Fox News reports that Bryan Kohberger, the man who was recently arrested in connection with the Idaho college student killings, is expected to waive his extradition hearing.
Bryan Kohberger's attorney, chief public defender Jason LaBar, said Kohberger plans to tell a judge in Monroe County, Pennsylvania, on Tuesday that he will waive his extradition hearing so he can be quickly brought to Idaho to face the charges and is eager to be exonerated.
Monroe County, Pennsylvania, is where Kohberger was arrested on Friday. He was discovered at his parent's residence.
Extradition is required in order to transport Kohberger from Monroe County, Pennsylvania, to Moscow, Idaho, which is where the killings took place and where Kohberger will be held accountable for his alleged crimes.
Kohberger has been charged with four counts of murder and burglary in relation to the Nov. 13 killings of University of Idaho students Kaylee Goncalves, 21, Madison Mogen, 21, Xana Kernodle, 20, and Ethan Chapin, 20.
It appears that DNA evidence played a large role in the Moscow Police Department's connection of Kohberger to the killings. Another key piece of evidence is the fact that Kohberger has a white Hyundai Elantra, which is the vehicle that police, for some time, have indicated may be key to finding the alleged killer.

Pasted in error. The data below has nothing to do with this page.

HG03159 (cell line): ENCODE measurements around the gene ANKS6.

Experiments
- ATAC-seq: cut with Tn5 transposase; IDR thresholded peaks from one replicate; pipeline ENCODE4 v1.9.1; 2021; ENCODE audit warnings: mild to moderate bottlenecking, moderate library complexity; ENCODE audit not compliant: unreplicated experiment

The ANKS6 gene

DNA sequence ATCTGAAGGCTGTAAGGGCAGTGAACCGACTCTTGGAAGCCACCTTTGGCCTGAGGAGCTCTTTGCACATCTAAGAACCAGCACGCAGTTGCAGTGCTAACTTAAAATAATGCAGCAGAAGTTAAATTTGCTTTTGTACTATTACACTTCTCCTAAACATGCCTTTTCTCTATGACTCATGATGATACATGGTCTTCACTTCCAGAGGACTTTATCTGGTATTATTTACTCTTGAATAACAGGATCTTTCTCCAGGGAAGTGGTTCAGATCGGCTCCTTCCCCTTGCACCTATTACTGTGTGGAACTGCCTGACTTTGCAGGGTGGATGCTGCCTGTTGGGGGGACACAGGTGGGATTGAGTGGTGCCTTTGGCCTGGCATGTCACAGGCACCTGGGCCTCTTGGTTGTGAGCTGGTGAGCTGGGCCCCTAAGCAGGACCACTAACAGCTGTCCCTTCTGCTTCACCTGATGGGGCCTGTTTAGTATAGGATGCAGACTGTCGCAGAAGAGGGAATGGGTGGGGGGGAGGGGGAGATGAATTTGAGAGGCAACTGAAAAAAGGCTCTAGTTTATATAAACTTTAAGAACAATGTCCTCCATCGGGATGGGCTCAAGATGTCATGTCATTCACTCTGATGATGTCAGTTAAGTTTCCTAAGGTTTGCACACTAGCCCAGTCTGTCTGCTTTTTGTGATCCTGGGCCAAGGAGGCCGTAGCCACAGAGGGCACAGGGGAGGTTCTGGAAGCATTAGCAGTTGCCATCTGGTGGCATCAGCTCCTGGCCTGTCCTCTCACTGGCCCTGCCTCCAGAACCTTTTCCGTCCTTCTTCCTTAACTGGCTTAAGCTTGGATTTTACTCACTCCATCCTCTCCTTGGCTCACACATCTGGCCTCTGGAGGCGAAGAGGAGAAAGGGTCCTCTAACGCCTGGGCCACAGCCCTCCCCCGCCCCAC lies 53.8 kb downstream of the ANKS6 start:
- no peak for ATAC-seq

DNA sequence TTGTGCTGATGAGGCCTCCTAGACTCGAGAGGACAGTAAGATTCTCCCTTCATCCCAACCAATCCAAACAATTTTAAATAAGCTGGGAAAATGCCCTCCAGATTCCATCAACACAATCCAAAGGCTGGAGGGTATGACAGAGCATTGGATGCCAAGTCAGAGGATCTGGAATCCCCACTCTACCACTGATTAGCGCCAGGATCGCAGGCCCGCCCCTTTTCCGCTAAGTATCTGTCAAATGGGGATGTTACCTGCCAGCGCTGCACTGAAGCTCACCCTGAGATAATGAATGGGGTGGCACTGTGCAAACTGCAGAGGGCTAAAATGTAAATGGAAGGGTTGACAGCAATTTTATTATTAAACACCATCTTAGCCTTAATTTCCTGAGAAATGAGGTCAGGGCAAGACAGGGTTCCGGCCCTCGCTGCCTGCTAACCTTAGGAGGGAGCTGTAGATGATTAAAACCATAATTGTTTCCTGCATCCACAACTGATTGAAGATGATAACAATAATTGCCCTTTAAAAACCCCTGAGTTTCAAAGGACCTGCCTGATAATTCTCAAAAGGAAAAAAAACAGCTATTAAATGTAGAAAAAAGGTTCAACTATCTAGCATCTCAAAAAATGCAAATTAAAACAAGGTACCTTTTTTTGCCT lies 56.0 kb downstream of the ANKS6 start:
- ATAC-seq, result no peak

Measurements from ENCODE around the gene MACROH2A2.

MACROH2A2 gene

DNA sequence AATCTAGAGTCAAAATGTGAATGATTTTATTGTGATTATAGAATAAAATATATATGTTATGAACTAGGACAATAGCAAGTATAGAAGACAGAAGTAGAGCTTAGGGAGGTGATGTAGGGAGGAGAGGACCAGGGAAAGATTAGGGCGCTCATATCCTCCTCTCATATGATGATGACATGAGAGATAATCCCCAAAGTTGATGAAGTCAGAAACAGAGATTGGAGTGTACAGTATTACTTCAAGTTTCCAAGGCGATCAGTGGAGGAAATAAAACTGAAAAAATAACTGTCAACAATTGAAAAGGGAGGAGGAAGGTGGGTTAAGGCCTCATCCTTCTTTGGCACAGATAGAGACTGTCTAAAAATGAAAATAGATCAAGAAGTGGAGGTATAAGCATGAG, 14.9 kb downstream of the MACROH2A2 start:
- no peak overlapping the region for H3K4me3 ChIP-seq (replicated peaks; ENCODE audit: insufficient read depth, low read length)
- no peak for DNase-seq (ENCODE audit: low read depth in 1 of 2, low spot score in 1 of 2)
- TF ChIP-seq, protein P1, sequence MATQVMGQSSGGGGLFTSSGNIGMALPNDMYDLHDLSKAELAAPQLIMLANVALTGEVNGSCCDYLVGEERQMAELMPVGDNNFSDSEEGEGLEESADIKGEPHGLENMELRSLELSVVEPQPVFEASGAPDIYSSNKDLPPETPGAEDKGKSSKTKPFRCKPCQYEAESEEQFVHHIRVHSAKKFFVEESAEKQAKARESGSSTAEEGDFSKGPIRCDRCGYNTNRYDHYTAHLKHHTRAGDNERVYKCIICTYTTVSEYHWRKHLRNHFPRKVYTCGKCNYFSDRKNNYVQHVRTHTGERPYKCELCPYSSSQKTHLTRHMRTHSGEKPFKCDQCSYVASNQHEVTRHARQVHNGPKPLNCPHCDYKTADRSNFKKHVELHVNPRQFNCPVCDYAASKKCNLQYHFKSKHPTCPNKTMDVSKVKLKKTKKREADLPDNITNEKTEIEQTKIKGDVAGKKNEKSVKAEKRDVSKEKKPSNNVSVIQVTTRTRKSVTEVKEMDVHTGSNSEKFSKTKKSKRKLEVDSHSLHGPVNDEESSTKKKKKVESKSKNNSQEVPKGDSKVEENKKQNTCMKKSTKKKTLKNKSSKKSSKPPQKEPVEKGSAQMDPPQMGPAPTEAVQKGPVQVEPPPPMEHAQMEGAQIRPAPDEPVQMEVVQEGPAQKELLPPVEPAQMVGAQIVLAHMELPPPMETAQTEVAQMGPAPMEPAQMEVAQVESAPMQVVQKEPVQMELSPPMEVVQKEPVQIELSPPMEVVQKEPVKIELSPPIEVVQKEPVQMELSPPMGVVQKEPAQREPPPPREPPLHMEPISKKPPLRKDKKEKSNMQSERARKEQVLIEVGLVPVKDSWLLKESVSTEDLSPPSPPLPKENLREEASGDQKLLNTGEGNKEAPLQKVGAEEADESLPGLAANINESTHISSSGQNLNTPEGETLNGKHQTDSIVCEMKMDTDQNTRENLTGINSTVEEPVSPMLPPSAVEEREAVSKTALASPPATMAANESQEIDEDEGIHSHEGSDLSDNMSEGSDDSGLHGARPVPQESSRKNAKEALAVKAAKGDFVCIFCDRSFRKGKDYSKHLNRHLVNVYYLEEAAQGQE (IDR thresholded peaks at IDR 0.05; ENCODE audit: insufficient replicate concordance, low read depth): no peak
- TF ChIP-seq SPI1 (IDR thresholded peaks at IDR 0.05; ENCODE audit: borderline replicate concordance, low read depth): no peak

According to reports, upon being arrested Kohberger asked whether anyone else had been arrested, suggesting that other individuals may have been involved in the killings.
But, Moscow police have made it clear that they believe that Kohberger acted alone.
The investigation of the killings continues, but the authorities believe that they now have in custody the person responsible for the four killings.
One biographical fact that has been learned about the 28-year-old Kohberger is that he is a criminal justice student at Washington State University, which is located about 15 miles from Moscow, Idaho.
The local outlet WPLG-TV reports:
Kohberger just completed his first semester as a PhD student in the Department of Criminal Justice and Criminology at Washington State University. He is also a teaching assistant for the university's criminal justice and criminology program, according to WSU's online directory.
More information about Kohberger's background comes from Fox News, which released a report in which Kohberger is described by his former classmates.
In general, the former classmates describe Kohberger as smart, but socially awkward, particularly with the opposite sex. One of Fox's sources speculates that bullying, particularly from the opposite sex, may have "led" Kohberger to carry out the killings. Kohberger's motive, however, has yet to be revealed.
Labar, in his statement, said:
Mr. Kohberger has been accused of very serious crimes, but the American justice system cloaks him in a veil of innocence. He should be presumed innocent until proven otherwise — not tried in the court of public opinion.